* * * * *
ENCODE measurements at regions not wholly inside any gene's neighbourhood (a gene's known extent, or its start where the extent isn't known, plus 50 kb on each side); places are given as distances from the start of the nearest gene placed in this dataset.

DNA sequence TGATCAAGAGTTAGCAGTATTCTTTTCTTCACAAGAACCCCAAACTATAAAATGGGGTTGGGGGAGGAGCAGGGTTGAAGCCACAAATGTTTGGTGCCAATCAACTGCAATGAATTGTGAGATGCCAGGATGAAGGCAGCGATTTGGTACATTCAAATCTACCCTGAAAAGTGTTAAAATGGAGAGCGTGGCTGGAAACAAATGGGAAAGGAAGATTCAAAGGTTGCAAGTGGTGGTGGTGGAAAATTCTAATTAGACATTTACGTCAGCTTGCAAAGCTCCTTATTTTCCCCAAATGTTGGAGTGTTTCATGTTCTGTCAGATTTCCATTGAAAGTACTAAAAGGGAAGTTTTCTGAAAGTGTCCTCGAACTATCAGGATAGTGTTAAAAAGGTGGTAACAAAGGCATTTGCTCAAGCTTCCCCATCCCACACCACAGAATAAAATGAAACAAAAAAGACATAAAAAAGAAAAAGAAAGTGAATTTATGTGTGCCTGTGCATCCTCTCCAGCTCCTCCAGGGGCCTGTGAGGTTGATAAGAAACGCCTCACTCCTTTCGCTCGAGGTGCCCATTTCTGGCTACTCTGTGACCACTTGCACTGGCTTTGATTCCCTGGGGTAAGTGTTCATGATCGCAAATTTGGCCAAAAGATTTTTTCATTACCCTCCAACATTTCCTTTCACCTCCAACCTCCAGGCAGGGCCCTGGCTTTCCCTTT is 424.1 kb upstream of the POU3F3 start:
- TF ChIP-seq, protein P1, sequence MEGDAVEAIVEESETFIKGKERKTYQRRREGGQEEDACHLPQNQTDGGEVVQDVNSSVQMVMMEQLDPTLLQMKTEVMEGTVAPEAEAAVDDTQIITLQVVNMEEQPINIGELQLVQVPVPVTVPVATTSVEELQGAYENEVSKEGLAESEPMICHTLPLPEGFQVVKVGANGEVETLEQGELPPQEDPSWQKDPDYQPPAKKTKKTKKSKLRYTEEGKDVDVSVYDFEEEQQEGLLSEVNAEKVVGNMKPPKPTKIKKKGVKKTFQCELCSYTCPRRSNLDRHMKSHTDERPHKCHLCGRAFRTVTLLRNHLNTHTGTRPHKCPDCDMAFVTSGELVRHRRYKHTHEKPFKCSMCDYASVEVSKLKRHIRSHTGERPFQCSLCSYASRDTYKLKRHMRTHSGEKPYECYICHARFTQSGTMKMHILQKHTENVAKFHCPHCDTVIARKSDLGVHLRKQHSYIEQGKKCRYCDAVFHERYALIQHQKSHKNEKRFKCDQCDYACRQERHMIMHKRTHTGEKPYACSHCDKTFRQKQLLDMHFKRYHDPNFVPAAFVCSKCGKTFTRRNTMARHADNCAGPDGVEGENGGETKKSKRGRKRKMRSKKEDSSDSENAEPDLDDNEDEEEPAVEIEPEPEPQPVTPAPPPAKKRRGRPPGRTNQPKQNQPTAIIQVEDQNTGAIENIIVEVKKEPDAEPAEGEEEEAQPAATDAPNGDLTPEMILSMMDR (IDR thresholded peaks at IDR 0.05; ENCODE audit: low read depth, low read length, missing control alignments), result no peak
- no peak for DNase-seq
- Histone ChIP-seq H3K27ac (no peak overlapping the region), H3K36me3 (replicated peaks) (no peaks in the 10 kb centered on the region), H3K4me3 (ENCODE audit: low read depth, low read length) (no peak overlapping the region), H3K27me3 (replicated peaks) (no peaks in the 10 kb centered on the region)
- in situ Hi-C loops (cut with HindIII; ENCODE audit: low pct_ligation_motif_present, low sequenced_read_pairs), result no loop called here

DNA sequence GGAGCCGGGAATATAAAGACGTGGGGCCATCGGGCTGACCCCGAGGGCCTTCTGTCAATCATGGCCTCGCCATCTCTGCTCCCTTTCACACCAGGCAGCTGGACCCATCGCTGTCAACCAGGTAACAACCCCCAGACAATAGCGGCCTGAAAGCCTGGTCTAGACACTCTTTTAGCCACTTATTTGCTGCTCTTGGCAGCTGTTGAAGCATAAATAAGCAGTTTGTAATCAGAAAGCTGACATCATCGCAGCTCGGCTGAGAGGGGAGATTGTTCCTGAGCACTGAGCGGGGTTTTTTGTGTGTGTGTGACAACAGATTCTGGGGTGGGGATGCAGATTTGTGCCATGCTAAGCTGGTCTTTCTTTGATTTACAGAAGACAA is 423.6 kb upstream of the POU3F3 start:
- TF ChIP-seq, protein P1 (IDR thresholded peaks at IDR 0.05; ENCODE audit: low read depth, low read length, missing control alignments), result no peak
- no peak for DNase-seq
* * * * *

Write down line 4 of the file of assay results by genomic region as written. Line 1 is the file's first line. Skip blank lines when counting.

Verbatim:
- no peak for DNase-seq